What Are You?

Do you remember the day you realized you were mixed? Not white but not completely black either? Maybe someone pointed out that you weren’t Asian enough or made fun of you for not liking tacos since you were only half Mexican?

Mixed people all over the world have to face the category issue at some point in their lives—an issue many others who identify as a single race do not have to address at all. All of us have our own identity stories and remember the moment when we had to face the fact: I am mixed.

I sat down on the couch with my mother, and before I knew it, through my tears and sobs, I told my mom that I hated myself. I had finally expressed, out loud, the tormenting feelings I had harbored inside for the past two years. Not knowing what to say, she let me cry it out, but from that day on, I began my life-long identity journey to answer the simple question I get asked on a weekly basis: what are you?

And I thought the most compelling three words in the English language were “I love you.”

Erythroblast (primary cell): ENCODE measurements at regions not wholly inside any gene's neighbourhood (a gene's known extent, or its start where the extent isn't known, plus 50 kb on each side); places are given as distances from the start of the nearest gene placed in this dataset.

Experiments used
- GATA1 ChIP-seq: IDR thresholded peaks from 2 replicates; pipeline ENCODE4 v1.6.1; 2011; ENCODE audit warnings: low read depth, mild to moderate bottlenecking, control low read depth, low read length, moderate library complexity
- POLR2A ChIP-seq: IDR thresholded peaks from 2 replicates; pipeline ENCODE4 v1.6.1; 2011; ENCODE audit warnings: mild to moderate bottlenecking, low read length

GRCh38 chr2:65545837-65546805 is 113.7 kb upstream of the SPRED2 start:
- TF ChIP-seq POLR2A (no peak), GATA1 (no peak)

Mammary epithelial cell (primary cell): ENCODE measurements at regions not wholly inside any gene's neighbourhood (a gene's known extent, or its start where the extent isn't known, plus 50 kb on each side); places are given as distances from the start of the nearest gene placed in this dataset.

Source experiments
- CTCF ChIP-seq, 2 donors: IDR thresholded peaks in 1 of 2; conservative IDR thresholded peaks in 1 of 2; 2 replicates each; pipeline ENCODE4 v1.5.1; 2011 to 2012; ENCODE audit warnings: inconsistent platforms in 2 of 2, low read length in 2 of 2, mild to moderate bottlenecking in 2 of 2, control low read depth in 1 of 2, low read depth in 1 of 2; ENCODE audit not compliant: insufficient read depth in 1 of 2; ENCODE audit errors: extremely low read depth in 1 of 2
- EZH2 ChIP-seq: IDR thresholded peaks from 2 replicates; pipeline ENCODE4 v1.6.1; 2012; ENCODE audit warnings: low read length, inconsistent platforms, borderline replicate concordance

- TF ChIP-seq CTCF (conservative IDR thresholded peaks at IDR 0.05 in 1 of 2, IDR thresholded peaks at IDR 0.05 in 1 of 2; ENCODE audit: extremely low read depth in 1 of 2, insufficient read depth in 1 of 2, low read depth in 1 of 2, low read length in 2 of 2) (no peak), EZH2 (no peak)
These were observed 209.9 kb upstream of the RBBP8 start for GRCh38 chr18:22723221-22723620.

Many children, like myself, grow up aware that they are not of a single race. Knowing that I was not one or the other but rather one and the other, I went back and forth between my two identities, trying each on with different people, seeing which persona fit best, like a coat or a pair of shoes.

Since that didn’t work out too well, it came to a point where I felt like I had to choose white or black, and essentially, mom or dad. That is a choice no child can make or should have to make just because society has a categorization issue—a society that likes to peg, ostracize, segregate, and separate people based on race and ethnicity.

A lot of mixed people end up choosing one side or the other. That’s fairly common especially if your physical features favor one ethnicity over the other. Others altogether reject society’s categories since it has never provided the right ones for them. Only since 2000 could people mark more than one box on the national census, and because of that shift, 7.3 million people identified as more than one race. Also, 41 percent of those people who identified as more than one race were under the age 18.

There are so many issues when it comes to identification, and some people—ignorant people—make others choose between their races for whatever reason. But despite all odds, choosing for yourself, loving yourself, and feeling comfortable being you in your own skin are the only things that matter.


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